Spotted knappweed
Spotted knappweed
Spotted knappweed
Wild bergamot
Locust borer


  • 1 Red-tailed Hawk
  • 1 Red-bellied Woodpecker
  • 7 Eastern Phoebe
  • 1 Blue Jay
  • 4 American Crow
  • 8 Black-capped Chickadee
  • 4 Red-breasted Nuthatch
  • 2 White-breasted Nuthatch
  • 1 Brown Creeper
  • 1 Gray Catbird
  • 1 Black-and-white Warbler
  • 1 Eastern Towhee
  • 4 American Goldfinch
  • 10 Cabbage White
  • 1 Pearl Crescent

Notes and changes since last report:

  • It was clear, 75°, with low humidity and light breezes at 2:00 PM on September 12, 2012.
  • The sun was warm, the shade was cool, and the air was deliciously fragrant.
  • Birds and butterflies were few today.
  • It was a day to relax and take in the bigger views - the landscape.

The Trails

  • If there weren't many butterflies today, there were still bugs.
  • The beak, which was just licking - not piercing - and the style of wings identify this as a true bug.
  • In the back Old Hayfield, something was a little smaller and silvery compared to the cabbage whites: a spring azure.
  • Something else darted by: a painted lady. OK, we have a little variety today: it had been little more than cabbages and sulphurs to far.
  • In the Old Pasture, several American coppers let me get several angles of view.
  • I lingered to enjoy the views of the Wappinger Creek looking down stream...
  • and upstream...
  • from the area with the little foot bridge and feeder stream.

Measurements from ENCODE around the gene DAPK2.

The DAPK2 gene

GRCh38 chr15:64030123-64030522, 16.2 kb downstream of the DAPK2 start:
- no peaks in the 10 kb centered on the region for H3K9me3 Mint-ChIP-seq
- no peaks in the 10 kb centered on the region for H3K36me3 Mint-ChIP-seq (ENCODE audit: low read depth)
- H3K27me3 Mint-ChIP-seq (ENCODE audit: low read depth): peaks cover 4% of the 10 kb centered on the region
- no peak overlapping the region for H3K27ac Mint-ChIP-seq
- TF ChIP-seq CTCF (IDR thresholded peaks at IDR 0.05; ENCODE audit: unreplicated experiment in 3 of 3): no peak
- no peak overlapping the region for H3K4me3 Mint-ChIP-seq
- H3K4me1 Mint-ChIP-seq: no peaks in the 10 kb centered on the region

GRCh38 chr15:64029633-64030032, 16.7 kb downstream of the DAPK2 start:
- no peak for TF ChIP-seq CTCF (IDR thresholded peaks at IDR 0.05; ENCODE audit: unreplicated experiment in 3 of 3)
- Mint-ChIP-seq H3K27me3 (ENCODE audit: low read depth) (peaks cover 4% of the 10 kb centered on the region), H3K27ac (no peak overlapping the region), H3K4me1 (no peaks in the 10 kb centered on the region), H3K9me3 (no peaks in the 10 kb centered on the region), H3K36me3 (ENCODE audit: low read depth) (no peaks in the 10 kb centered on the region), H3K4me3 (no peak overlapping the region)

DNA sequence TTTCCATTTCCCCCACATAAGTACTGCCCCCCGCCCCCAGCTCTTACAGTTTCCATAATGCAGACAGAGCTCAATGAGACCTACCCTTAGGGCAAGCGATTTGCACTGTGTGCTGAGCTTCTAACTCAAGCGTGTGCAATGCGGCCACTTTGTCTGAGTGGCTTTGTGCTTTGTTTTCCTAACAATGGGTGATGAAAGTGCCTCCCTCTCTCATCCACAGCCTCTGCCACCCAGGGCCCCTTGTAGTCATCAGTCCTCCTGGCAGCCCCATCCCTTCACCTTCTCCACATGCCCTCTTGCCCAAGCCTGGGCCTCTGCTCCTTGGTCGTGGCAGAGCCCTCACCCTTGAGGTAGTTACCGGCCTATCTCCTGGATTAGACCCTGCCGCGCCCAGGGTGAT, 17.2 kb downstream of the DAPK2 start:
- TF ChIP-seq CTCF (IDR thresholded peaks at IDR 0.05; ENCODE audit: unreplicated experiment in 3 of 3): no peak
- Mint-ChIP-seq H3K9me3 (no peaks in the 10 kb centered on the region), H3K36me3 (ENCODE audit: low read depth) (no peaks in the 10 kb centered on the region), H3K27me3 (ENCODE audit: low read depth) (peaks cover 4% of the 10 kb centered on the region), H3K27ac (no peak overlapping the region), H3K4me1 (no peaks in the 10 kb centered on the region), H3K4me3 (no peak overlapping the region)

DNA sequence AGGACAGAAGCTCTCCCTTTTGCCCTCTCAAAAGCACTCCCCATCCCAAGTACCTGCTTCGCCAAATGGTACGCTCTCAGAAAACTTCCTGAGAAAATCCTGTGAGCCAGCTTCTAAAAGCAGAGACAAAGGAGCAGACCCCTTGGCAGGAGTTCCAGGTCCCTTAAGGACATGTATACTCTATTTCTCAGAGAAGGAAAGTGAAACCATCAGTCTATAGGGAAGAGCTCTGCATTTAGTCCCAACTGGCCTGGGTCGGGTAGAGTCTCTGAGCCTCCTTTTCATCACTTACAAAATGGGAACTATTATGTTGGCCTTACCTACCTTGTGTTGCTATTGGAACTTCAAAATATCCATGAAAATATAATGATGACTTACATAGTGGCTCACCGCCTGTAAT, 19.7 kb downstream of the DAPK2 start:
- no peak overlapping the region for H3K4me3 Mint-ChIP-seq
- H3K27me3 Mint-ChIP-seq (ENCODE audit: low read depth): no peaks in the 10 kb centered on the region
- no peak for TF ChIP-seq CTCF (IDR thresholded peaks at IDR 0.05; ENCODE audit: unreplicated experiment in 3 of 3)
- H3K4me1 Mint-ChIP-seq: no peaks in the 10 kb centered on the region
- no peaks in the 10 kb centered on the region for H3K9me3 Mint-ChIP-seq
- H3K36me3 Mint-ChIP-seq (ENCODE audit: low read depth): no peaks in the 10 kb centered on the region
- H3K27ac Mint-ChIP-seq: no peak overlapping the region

• Farther down stream, I surveyed my handiwork with the weed whacker late last week. I didn't eradicate the Japanese stilt grass, but I certainly slowed it down. Let's see if this comes back.
  • As I passed along the ridge of the Cary Pines Trail, a perfectly illuminated spider web caught my eye. The spider had been plucking it like an instrument but ran up to its lair.
  • At the Fern Glen, a painted turtle was basking in the last rays of the day.
  • Gifford House was basking at the edge of the Little Bluestem Meadow as I emerged from the Old Gravel Pit.
  • And I enjoyed the warm, piney air wafting by as I passed in and out of sun and shade along the Scotch Pine Alleé on my way to my ride home.
True bug
True bug
Spring azure
Painted lady
American copper
American copper
Wappinger Creek
Foot bridge
Wappinger Creek
Weed whacked Japanese stilt grass
Spider web
Ridge on the Cary Pines Trail
Painted turtle
Gifford House across the Little Bluestem Meadow
Sctoch Pine Alleé


  • 1 Red-bellied Woodpecker
  • 1 Eastern Phoebe
  • 1 Red-eyed Vireo
  • 5 Blue Jay
  • 15 Black-capped Chickadee
  • 2 Tufted Titmouse
  • 5 Red-breasted Nuthatch
  • 2 White-breasted Nuthatch
  • 3 Gray Catbird
  • 1 Common Yellowthroat
  • 2 Eastern Towhee
  • 2 Chipping Sparrow
  • 4 Field Sparrow
  • 1 Song Sparrow
  • 1 Northern Cardinal
  • 9 American Goldfinch
  • 15 Cabbage White
  • 10 Clouded Sulphur
  • 8 Orange Sulphur
  • 1 American Copper
  • 1 Spring Azure
  • 1 Great Spangled Fritillary
  • 3 Pearl Crescent
  • 1 American Lady
  • 1 Monarch
  • 1 Silver-spotted Skipper